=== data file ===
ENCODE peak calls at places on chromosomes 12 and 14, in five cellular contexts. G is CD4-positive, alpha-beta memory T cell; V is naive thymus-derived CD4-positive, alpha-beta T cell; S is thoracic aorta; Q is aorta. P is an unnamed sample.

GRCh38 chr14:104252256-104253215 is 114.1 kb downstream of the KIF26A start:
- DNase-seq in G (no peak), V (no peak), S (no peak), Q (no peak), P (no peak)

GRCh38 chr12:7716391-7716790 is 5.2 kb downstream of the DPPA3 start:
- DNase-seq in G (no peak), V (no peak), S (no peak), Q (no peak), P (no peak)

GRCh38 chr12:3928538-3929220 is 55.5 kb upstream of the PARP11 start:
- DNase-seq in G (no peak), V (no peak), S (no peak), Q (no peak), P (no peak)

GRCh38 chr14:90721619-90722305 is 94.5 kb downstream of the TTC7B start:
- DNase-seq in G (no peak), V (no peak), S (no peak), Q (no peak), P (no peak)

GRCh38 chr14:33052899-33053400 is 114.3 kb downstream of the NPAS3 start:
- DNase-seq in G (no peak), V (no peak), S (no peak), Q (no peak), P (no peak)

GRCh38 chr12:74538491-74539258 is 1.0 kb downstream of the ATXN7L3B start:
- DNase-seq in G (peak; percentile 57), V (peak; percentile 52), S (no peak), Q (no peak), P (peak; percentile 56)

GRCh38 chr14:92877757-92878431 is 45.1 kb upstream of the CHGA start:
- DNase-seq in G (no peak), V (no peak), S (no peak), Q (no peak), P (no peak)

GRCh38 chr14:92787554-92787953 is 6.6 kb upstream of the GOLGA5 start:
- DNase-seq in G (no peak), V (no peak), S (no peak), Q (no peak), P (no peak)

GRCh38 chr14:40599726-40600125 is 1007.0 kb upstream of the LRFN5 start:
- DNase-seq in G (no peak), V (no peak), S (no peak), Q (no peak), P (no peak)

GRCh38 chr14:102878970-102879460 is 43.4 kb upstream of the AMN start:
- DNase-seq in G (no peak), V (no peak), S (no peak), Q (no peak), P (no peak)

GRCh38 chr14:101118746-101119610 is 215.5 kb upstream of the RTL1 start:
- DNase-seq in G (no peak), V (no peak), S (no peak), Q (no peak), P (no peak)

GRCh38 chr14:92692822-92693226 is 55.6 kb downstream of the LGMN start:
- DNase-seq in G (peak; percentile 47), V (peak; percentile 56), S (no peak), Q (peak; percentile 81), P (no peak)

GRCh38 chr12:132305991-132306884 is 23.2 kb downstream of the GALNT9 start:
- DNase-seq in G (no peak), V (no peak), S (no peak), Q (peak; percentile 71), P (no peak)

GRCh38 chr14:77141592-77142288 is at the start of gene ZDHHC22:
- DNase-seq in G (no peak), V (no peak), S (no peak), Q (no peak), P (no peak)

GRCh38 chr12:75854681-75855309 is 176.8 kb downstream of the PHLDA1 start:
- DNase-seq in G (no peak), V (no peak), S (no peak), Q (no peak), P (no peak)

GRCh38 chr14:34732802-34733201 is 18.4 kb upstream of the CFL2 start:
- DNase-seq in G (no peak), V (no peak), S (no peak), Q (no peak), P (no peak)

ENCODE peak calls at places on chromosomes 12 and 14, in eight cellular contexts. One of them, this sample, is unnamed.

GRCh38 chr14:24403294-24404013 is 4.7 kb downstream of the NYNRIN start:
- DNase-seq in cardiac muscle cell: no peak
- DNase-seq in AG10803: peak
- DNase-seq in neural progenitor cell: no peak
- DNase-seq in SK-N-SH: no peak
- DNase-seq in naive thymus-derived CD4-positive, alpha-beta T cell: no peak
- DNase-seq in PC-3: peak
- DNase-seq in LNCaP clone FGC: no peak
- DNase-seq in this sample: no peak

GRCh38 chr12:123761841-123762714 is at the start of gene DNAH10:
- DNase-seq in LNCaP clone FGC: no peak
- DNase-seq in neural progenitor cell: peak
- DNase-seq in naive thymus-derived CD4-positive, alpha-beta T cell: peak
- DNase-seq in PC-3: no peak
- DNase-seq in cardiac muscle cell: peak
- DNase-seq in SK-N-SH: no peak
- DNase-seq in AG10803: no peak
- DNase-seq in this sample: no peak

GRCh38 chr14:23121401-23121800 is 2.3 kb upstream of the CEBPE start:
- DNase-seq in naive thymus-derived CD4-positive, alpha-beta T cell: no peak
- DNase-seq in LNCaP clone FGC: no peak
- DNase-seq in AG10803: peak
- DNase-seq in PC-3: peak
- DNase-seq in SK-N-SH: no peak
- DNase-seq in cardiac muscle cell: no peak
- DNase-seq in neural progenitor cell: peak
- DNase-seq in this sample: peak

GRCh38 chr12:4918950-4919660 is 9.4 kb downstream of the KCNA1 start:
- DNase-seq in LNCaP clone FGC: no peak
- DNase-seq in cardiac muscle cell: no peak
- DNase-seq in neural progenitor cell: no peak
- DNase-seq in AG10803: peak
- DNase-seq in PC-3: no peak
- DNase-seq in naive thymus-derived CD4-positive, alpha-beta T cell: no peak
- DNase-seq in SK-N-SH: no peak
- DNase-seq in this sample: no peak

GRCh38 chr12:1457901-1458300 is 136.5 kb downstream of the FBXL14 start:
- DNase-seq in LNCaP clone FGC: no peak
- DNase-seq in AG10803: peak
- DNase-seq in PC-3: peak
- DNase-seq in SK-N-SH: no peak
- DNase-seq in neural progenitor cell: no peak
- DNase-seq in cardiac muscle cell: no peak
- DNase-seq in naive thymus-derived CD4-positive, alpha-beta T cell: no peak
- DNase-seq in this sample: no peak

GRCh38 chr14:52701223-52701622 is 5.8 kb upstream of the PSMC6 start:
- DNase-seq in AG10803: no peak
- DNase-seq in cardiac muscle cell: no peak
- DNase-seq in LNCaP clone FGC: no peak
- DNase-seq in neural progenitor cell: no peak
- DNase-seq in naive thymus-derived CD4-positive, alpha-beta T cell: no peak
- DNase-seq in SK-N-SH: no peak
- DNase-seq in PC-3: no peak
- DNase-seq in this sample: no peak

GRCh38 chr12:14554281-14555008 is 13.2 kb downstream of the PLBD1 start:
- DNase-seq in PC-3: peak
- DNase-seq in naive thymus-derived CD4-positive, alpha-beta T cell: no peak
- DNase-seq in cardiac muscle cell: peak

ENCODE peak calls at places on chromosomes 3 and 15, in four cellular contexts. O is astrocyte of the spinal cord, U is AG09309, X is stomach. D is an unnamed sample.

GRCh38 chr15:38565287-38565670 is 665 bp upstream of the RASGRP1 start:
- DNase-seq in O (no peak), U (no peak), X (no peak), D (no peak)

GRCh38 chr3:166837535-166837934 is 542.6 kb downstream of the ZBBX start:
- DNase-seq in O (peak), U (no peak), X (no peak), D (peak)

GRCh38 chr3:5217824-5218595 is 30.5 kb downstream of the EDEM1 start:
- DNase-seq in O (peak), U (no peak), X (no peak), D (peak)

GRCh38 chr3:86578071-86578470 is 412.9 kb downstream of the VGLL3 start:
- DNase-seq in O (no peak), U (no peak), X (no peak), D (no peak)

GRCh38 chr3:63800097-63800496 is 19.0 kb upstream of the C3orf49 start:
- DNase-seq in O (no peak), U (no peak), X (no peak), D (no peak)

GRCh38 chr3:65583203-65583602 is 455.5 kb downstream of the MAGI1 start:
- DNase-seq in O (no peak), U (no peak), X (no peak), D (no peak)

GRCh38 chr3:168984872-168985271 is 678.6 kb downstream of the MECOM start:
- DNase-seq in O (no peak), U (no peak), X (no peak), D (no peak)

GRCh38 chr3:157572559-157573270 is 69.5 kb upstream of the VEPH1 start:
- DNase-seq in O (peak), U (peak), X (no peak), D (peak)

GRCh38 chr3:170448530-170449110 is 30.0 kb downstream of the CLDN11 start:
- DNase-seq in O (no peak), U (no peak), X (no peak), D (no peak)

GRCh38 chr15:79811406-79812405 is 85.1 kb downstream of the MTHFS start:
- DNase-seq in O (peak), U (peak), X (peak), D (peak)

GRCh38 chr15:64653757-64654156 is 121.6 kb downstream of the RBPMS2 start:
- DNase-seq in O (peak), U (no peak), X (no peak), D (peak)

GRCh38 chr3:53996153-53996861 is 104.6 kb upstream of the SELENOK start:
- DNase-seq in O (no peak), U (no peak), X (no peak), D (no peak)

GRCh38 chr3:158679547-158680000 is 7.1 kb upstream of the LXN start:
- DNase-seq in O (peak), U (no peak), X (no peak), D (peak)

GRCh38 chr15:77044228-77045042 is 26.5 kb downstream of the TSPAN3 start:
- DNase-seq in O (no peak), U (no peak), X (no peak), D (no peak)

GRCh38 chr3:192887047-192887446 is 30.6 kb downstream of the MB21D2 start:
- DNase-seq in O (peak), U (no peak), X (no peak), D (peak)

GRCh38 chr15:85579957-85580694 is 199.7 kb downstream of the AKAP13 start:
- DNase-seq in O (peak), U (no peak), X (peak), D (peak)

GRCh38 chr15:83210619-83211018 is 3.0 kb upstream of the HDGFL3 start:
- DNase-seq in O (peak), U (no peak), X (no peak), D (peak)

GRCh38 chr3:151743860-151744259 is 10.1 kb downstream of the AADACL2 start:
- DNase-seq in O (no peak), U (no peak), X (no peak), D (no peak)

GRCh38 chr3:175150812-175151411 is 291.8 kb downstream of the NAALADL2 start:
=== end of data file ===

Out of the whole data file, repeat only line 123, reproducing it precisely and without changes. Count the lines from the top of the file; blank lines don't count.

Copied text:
- DNase-seq in O (peak), U (no peak), X (no peak), D (peak)